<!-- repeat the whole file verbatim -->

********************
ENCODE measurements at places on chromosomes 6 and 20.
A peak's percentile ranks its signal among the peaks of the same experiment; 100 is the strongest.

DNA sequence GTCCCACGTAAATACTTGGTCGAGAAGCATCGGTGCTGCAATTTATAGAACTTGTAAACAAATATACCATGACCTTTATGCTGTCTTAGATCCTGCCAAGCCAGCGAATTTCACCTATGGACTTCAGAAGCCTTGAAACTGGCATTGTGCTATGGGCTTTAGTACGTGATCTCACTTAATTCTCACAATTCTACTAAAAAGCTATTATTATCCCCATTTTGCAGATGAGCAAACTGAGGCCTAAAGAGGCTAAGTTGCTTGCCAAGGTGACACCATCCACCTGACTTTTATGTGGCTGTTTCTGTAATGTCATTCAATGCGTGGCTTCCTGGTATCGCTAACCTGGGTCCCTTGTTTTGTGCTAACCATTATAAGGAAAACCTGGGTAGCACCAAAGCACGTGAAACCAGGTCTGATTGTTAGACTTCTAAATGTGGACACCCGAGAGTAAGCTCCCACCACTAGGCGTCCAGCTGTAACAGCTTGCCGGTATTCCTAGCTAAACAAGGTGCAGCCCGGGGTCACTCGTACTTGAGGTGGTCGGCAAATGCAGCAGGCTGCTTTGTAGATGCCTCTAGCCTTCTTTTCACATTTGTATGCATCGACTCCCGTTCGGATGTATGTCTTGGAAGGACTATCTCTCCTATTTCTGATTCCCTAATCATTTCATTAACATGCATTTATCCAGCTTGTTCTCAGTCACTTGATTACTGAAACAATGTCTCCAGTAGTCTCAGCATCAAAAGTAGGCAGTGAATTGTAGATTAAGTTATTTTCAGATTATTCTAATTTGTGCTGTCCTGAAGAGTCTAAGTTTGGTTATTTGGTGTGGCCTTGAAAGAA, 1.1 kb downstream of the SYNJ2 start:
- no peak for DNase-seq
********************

ENCODE measurements at places on chromosomes 6 and 20.
A peak's percentile ranks its signal among the peaks of the same experiment; 100 is the strongest.

DNA sequence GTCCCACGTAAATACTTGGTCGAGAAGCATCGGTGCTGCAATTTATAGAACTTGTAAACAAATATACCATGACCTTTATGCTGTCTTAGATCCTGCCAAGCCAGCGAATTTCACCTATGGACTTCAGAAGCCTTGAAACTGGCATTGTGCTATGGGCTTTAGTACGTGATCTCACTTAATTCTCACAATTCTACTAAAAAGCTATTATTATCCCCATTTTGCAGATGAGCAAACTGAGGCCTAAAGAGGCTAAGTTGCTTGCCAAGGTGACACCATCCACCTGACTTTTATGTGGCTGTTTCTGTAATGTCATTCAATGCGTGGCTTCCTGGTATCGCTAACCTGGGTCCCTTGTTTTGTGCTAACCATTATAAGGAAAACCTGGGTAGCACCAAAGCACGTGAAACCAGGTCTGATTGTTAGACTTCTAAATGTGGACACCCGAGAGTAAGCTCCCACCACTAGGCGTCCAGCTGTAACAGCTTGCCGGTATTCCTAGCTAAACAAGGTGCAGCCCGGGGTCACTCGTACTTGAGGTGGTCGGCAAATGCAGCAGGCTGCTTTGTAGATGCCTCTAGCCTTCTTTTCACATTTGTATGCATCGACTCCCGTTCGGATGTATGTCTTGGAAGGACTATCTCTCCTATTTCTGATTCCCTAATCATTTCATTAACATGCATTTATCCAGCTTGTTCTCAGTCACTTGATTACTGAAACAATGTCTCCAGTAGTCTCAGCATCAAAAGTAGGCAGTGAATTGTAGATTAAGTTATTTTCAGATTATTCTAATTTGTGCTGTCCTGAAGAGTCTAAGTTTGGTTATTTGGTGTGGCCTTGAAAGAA, 1.1 kb downstream of the SYNJ2 start:
- no peak for DNase-seq